• Sorry, Cecile, but I just don’t see the “canceling out” thing. My recent (past couple of years) Cuisinart slow cooker is programmable to turn itself on at a specific time and/or switch over to keep-it-warm cycle when the cook cycle is done. Hence if one is at all capable of planning ahead just an itty bitty little bit one can still have everything warm and ready WHENEVER one gets home.

          • If mine were capable of programming to turn on at a certain time, then it would definitely be feasible to have dinner ready whenever I get home But unfortunately mine (and most everyone else’s) don’t have that I looked into it because it seems like such a SMART feature to have! Apparently having the feature means that raw meat is left sitting out at room temp until the timer kicks on and that could lead to bacteria and other nasty things so most slow cookers do not allow you to delay the start time.

          • Just an idea for ya: Radio Shack and any other decent electronics store carries inexpensive timer switches you can insert between your cooker and the wall outlet. Also I have no issues with leaving proteins out at room temp for a couple hours as long as they’re covered. In fact I ALWAYS leave them out for AT LEAST 30 minutes before cooking, usually more like 60 or 90 (never never NEVER cook a protein directly from refrigerated temp! Your results as far as cook- temp/”doneness” will be different every time, all over the map). Of course it helps my planning that I’m rarely out of the house for longer than four hours — I’m disabled and cannot drive or work outside the home, therefore I make my money right here in front of my computer screen 🙂

      • i always put my meat in the crock pot on low and set the timer for 8 hours
        sometimes it is frozen and sometimes not when i put it in.
        i have never had any trouble with it being overcooked or dry.
        mine automatically goes to “keep warm” after the 8 hours are up.
        I made beef stew in a 6 qt crock pot a few weeks ago, thinking that there
        would be left overs for my lunch on Saturday. There were 5 of us eating
        and every last morsel was gone.
        I love coming home from work and supper being done.

        • lindsayballen 17 June, 2016 at 12:58 pm - Reply Author

          I really think there’s just a huge variation from one crock pot to another. I think my crock pot’s low setting is equivalent to most others on high. Meat is always cooked (usually overcooked) in only 4 hours. I’ve learned to adjust, but it’s really annoying that I can’t turn it on in the morning and come home to a cooked meal!

    • Good to know. I have an older model, not 40 years old but at least 20. It still works great and has just 2 manual settings: low and hi. If I am trying a new recipe in it I usually make it when I will be home, so I can check it every couple hours. I have found that sometimes it just depends on the recipe other times it need a time adjustment period. You can’t beat the convienence and nutrition of a slow cooker.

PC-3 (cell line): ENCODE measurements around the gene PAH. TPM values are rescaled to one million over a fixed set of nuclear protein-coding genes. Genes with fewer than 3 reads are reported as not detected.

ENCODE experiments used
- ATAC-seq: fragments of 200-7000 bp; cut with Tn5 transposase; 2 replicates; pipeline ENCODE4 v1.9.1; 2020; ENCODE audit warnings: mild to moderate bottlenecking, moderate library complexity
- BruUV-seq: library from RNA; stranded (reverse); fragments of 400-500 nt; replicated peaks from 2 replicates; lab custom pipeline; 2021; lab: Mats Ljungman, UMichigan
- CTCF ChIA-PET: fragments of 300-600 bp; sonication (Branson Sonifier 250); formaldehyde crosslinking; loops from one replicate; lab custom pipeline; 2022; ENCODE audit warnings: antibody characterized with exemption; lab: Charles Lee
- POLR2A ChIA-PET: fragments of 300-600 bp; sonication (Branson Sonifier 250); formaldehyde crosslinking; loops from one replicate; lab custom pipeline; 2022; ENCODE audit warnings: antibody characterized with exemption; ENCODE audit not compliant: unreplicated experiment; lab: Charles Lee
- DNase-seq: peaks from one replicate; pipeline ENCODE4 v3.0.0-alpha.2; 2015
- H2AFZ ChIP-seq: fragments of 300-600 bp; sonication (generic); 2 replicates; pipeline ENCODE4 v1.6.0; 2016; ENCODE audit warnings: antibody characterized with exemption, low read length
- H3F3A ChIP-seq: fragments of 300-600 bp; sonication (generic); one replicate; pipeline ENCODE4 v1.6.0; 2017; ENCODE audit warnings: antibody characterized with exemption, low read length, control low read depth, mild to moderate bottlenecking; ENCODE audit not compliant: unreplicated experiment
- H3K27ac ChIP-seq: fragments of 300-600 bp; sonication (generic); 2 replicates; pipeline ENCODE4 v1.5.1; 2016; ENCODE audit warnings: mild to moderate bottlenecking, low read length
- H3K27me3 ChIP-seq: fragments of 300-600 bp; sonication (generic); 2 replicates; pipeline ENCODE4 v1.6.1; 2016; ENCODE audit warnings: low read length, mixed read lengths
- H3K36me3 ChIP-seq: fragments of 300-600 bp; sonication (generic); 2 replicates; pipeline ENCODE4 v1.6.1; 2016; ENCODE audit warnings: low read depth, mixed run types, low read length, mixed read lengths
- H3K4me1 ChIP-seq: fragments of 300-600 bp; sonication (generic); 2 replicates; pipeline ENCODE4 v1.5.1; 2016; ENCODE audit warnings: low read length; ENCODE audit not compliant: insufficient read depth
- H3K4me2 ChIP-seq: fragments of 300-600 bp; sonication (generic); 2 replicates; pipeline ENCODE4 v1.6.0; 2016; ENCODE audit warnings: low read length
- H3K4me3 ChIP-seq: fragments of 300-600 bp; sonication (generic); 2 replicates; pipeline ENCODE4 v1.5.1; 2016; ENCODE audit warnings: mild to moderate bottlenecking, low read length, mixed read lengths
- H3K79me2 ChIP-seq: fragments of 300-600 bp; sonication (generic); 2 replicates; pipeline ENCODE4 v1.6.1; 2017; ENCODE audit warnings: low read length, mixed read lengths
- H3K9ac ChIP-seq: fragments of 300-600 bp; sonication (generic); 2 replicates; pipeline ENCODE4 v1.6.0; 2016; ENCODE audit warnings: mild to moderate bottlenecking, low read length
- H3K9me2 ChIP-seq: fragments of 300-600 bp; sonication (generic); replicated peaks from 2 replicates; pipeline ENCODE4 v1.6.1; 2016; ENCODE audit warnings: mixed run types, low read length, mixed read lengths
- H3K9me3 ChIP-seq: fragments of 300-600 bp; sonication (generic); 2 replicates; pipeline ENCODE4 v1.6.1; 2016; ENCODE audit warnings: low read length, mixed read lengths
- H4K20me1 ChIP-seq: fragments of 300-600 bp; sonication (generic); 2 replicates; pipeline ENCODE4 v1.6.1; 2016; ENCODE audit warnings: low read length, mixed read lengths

• I agree I’ve found that slow cooker recipes involving blocks of cream cheese or anything like that which produces a lot of liquid tends to stay moist, even if cooked a long time However, if it’s something like a roast with just very little water/other liquid substance, it dries out quickly!

  6. The recipe sounds good heres anther simple one 1 small onion choped 1 can cream of chicken soup 1 can cream mushroom 4 or 6 chicken breast place chicken in crockpot mix all other ingerdents pour over chicken cook for 6 pr 8 hours serve over rice
    ,

  7. This recipe sounds terrific, but my husband thinks it’s terrible to cook chicken breasts whole (Finds it insulting), so anytime I make a recipe with chicken breasts, I have to cut the chicken up in pieces before it gets cooked That being said, I probably should only let it cook for about 4 hours, would you think?

    • Well, after cooking in the slow cooker, this chicken practically falls apart In fact, the one in the picture was removed with the utmost care so that it would remain intact for photo purposes This would still be delicious if you shredded the chicken and then put it over the pasta! Your husband needn’t worry!

    • Oh and I didn’t really answer your question…I would cook it for the same amount of time as you would for whole breasts, and then when they’re done, they will shred very easily. 🙂

  8. I have 6 different sizes & brands of slows that really get a workout when family is over–we all cook ahead…must say I agree they are all different–with even different dials on the sides so we just serve certain dishes in certain ones…twice a year we have a soup & sandwich day—order hoagies & everyone brings a soup for a crock pot & we gab all day!! lots of fun…

  9. You have changed your set-up and now it is very difficult to print your recipe’s, the last one I printed erased most of the info and has a coffee cup in the center so that you can’t even read it It is no longer a friendly cite Old is better!!!!

    • Hmmm that’s weird! I haven’t changed anything regarding printing recipes I know that Javascript’s logo is a coffee mug, so maybe there’s something wacky going on with your Java? I really don’t know!

  10. It’s a bit late to join this thread, but I wanted to jump in anyway :). If you don’t want meat drying out — roast or chicken pieces — you can sear it in a frying pan before putting it in the crockpot. I know, this adds work and time to prep, when many of us use the crockpot to avoid just that! But when you cook meat that hasn’t been browned or seared, the juices leak out in cooking. Makes the gravy or liquid in the pot delicious, but dries the meat.

    Also, remember that salt draws liquid out of meat, which is why salt should be added at the END of cooking. So if you add salt early in the cooking process, that will draw the liquid out as well. Unfortunately, so many of the things we put in the crockpot in the beginning — salad dressing mixes, etc., are very salty. I don’t think a salty LIQUID ingredient would draw as much liquid out; I’m thinking back to my chemistry training, and if there’s enough liquid OUTSIDE the meat, I don’t think the liquid INSIDE the meat will be drawn out so much. (“osmosis” principle.)

  11. Very good meal, easy to fix and very tasty.Will be making this alot more in the future.Intend to try it with ground chuck precooked, drained and served with natchoes and cheese. Thanks for a very good recipe.

  12. Needed a slow cooker recipe for tonight and decided to try this one :). Forgot the butter entirely and the hubby still wants to add this to the keeper recipe list so I would say the butter isn’t important. Thanks for finding this one!